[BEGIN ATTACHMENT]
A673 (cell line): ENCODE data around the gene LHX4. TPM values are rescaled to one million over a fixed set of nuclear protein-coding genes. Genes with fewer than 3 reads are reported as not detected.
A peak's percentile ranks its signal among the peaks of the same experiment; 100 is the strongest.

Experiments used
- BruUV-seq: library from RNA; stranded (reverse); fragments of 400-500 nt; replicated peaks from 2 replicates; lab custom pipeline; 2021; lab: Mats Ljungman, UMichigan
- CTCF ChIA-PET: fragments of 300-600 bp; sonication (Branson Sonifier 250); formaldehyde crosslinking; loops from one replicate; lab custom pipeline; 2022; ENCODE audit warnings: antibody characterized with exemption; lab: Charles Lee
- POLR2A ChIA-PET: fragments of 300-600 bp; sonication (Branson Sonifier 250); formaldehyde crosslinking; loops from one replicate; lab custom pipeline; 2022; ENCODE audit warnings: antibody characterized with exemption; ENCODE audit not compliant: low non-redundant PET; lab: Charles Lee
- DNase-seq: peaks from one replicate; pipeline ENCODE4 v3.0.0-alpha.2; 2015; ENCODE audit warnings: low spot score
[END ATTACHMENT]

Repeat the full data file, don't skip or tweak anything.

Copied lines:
A673 (cell line): ENCODE data around the gene LHX4. TPM values are rescaled to one million over a fixed set of nuclear protein-coding genes. Genes with fewer than 3 reads are reported as not detected.
A peak's percentile ranks its signal among the peaks of the same experiment; 100 is the strongest.

Experiments used
- BruUV-seq: library from RNA; stranded (reverse); fragments of 400-500 nt; replicated peaks from 2 replicates; lab custom pipeline; 2021; lab: Mats Ljungman, UMichigan
- CTCF ChIA-PET: fragments of 300-600 bp; sonication (Branson Sonifier 250); formaldehyde crosslinking; loops from one replicate; lab custom pipeline; 2022; ENCODE audit warnings: antibody characterized with exemption; lab: Charles Lee
- POLR2A ChIA-PET: fragments of 300-600 bp; sonication (Branson Sonifier 250); formaldehyde crosslinking; loops from one replicate; lab custom pipeline; 2022; ENCODE audit warnings: antibody characterized with exemption; ENCODE audit not compliant: low non-redundant PET; lab: Charles Lee
- DNase-seq: peaks from one replicate; pipeline ENCODE4 v3.0.0-alpha.2; 2015; ENCODE audit warnings: low spot score